Source: Unsplash

A while back, Ayandola wrote an article on female bosses because of the unfair slander of female bosses. If there is one clear thing, the code of conduct used to assess female colleagues and bosses is very different from those applied to their male counterparts and often too subjective. Women are considered with different lenses from men in the professional world. And consequently, they are judged more harshly than men if they display certain leadership traits or actively pursue success in their field.

Women are expected to be nurturing, soft-spoken, submissive, people-pleasers, and pleasant, while men can be ruthless, blunt, ambitious, confident, and assertive. If a woman is the latter, she is seen as a mean and challenging person. It doesn’t matter so much to society that the same attributes praised in men are demonized in women. 

Like Sheryl Sandberg, Facebook COO, says, “Success and likeability are negatively correlated for women.” This means that a woman’s weaknesses will usually stand out more than a man’s as they progress in their career, and this has nothing to do with a woman being the weaker sex but everything to do with the fact that the world has drawn up expectations for the woman. These expectations are frequently impossible for a normal human being, working in a high-pressure environment and with tight deadlines, to achieve.

In Eunice’s research leading up to this post, she read about some female CEOs who have been forced to take career breaks due to actions and behaviors deemed churlish.

One story published by The Verge in 2019 stands out. The story of Steph Korey, CEO of Away, a travel startup company. When reading this story, one would feel the plight of the employees. Oh! how they were harassed, overworked, and berated for even minor mistakes. Steph Korey eventually had to step down due to the gravity of the accusations backed by screenshots of messages she sent across the company. The post made a great deal about Steph’s rudeness and impolite candor but did not notice from her statements that she did not ask her employees to do anything she wouldn’t do.

Now, we are in no way condoning the harassment of workers. We would never, seeing as we are both workers ourselves. The only problem is that less than two months after The Verge published its story on Steph Korey, a post was published by Business Insider in which Ex-Tesla employees revealed the worst part of working there (with Elon Musk). The post outlined complaints such as long working hours, which caused a former worker to nearly get a divorce, the toxic environment created by Elon Musk, who gave unrealistic plans, and employees having a constant sense that the company did not care about them. These complaints seem to mirror what the Away employees were going through, but guess what? Elon Musk is still CEO and product architect of Tesla Motors. He has 52M followers on Twitter, most of whom enthusiastically support him.

Let’s step out of the corporate/ tech world and into the sports world. Remember when Serena Williams made a scene at the US Open Women’s final? Yes, of course, you do because it was all over the news and social media as if something out of the world had happened. A woman defied the status quo and stood up for what she believed was right and, for that reason, was perceived as a violent verbal abuser. Once Serena Williams left the calm, composed, and gracious nest, she became prey for the booing crowd, and it was at once as though none of the strenuous years of the women’s rights movement had happened. The early champions of women’s rights must have rolled in their graves. To realize that they had fought to have jobs, to vote, and to stand in the same rooms as men, only to be told that there was a specific way they could go about exercising their newly found freedom and privilege, must have made them want to tear apart their graves.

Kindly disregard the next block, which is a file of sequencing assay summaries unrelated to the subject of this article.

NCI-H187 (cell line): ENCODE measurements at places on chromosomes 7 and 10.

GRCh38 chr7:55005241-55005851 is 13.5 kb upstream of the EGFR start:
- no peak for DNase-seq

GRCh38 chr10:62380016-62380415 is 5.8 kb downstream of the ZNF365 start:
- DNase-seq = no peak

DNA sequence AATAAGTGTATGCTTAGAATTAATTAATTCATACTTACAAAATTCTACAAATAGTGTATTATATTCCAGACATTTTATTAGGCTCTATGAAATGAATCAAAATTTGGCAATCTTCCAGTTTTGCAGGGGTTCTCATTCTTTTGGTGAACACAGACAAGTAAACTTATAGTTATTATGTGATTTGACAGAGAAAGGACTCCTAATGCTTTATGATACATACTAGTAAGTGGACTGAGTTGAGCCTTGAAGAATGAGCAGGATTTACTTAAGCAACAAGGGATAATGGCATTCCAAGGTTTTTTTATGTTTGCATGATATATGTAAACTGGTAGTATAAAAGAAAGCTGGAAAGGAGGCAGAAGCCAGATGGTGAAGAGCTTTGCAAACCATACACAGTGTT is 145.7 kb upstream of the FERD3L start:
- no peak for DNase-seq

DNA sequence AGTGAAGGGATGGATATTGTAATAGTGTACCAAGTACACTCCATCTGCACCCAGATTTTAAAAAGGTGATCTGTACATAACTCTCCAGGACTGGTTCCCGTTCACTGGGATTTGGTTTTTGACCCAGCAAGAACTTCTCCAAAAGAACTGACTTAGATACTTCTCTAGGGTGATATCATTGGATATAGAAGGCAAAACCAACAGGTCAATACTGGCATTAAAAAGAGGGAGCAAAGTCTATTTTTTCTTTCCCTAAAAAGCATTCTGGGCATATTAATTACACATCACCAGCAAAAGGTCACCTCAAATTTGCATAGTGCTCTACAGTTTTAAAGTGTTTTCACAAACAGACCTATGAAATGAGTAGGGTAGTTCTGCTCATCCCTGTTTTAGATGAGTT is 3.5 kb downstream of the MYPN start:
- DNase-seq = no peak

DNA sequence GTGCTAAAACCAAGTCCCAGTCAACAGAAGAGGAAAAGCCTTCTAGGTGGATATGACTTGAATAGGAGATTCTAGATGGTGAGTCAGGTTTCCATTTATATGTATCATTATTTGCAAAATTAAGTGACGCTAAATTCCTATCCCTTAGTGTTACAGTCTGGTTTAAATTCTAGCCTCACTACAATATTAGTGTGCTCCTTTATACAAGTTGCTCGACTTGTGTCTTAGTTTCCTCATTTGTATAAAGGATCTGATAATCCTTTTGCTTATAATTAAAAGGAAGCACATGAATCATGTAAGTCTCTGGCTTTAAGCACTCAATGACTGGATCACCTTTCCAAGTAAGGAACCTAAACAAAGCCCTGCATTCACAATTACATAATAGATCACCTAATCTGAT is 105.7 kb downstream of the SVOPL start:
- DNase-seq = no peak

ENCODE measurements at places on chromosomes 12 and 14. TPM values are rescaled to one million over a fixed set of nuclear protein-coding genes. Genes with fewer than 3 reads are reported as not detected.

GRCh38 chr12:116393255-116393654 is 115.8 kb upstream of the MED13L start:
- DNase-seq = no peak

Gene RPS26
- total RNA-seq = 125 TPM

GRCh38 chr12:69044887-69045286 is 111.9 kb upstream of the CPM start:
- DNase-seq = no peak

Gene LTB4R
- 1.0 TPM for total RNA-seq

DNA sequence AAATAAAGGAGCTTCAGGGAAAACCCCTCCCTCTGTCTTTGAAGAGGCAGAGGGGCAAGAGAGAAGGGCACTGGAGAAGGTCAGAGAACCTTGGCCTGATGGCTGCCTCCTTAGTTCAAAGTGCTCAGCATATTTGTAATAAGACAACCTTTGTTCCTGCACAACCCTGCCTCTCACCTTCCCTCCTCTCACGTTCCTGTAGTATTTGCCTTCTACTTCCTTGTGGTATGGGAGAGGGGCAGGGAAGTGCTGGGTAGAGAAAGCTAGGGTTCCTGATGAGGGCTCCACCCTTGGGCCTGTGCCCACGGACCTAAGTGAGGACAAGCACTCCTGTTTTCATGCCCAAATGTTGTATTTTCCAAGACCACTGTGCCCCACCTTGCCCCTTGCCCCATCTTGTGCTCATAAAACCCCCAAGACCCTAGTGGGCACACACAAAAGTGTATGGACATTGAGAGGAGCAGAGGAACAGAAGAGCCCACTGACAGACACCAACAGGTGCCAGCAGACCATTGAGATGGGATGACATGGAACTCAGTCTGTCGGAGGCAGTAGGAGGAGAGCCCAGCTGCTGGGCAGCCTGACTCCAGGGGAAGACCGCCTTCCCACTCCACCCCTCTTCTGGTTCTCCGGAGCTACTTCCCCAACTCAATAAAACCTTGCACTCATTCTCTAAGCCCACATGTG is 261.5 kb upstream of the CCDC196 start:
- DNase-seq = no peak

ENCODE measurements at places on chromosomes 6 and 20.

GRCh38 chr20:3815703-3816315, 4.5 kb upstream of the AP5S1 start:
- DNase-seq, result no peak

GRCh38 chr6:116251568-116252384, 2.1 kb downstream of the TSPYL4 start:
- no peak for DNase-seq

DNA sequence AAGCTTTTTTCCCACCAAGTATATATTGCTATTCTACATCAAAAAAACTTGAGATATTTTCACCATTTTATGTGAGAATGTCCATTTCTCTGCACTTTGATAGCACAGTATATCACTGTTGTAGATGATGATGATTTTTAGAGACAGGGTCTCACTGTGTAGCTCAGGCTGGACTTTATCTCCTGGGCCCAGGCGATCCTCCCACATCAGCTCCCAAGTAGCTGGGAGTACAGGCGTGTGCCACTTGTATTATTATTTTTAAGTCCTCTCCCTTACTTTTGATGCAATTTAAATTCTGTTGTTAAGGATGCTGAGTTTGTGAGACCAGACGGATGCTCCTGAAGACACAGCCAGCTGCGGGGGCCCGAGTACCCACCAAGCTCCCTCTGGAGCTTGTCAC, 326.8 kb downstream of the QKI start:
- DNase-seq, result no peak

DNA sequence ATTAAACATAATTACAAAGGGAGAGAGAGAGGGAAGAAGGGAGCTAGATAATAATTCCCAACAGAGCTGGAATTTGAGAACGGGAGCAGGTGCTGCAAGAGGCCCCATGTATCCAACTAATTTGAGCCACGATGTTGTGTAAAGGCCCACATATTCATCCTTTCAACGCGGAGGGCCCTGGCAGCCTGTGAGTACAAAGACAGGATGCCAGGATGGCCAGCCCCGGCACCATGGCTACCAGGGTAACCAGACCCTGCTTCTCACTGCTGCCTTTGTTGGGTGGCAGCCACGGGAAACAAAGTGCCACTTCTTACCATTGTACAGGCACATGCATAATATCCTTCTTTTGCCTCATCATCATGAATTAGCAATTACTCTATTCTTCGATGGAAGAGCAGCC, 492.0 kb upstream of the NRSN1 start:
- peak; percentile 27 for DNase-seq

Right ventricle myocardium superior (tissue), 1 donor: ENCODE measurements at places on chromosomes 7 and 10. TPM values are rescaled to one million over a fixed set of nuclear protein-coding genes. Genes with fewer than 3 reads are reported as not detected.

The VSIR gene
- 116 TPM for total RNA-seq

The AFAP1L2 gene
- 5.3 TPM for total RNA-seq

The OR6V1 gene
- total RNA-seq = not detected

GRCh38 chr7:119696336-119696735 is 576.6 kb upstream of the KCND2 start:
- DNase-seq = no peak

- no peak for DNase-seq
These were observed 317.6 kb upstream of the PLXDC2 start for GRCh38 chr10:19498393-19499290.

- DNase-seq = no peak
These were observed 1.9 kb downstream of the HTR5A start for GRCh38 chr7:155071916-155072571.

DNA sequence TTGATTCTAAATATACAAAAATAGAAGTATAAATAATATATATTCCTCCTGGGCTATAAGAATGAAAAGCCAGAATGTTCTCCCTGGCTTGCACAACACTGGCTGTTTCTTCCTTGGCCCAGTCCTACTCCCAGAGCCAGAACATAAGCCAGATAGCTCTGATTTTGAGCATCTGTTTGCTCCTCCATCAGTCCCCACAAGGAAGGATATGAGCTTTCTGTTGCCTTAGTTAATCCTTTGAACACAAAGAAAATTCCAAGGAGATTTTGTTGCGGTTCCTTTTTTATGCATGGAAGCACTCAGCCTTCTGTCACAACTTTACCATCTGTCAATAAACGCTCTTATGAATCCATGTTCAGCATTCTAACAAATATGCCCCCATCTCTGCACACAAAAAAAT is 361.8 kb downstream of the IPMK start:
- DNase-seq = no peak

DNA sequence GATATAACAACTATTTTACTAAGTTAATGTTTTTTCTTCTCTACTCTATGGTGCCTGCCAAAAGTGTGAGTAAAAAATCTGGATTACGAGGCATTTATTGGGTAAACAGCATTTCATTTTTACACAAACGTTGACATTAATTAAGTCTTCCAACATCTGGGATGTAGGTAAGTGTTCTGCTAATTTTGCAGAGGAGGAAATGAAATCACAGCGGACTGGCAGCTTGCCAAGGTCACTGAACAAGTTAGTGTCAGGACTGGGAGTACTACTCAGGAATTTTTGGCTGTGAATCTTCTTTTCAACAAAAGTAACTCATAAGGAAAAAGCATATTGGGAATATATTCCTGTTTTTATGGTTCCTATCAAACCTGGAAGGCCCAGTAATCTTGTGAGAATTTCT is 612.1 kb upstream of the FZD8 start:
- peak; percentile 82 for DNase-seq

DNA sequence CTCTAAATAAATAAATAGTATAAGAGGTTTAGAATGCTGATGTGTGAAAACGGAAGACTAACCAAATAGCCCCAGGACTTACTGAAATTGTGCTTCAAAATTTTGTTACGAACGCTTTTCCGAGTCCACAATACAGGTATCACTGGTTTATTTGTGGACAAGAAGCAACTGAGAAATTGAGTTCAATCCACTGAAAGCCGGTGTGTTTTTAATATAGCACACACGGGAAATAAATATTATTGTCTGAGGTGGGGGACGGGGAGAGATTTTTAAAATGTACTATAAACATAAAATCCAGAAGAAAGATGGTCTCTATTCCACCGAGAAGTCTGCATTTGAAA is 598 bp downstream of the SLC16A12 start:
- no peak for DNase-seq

In his earlier years at Microsoft, you have probably read about how Bill Gates’ “angry, bitter boss” character was lauded by his employees and was seen as an inspiration. Like any company builder, Gates, like Steph, was known for sending “critical and sarcastic” emails to employees at night, but guess what? Unlike Steph’s employees, Gates’ employees liked it. We could blame it on the millennial workforce or the fact that social media and thus self-awareness was not on the rise during that time, but the bottom line is that she is a woman and he is a man. While her actions were seen as dangerous to human well-being, his were praised as sound leadership and even affectionately dubbed “tough love.”

How do we expect female-led companies to be able to compete fairly with male-led ones if the former must abide by tight (sometimes unachievable) codes of conduct? Whereas the latter is free to pull any trick in the handbook without caring how it would affect their career or their companies? How do we expect to see more ladies at the top if they are crucified for their actions, whereas the same actions done by men are hailed as good leadership or shrewd business dealing? How are we surprised that there is a gender disparity in the workplace/business world or that women are increasingly uncomfortable with the limitations?

Systemic gender discrimination has become so rooted in our social settings that it is practiced without awareness by both men and even fellow women. Therefore, we collectively need to decide to change the narrative. We must consciously understand that women are not collectively more nurturing than men, and female bosses should have the room to be as loud, ambitious, and strong as their male counterparts without the fear of a career catastrophe.

Borrowing from  Martin Luther King Jr’s famous speech, “It is our dream that one day the world will be a place where women and men are judged by the same objective standards.”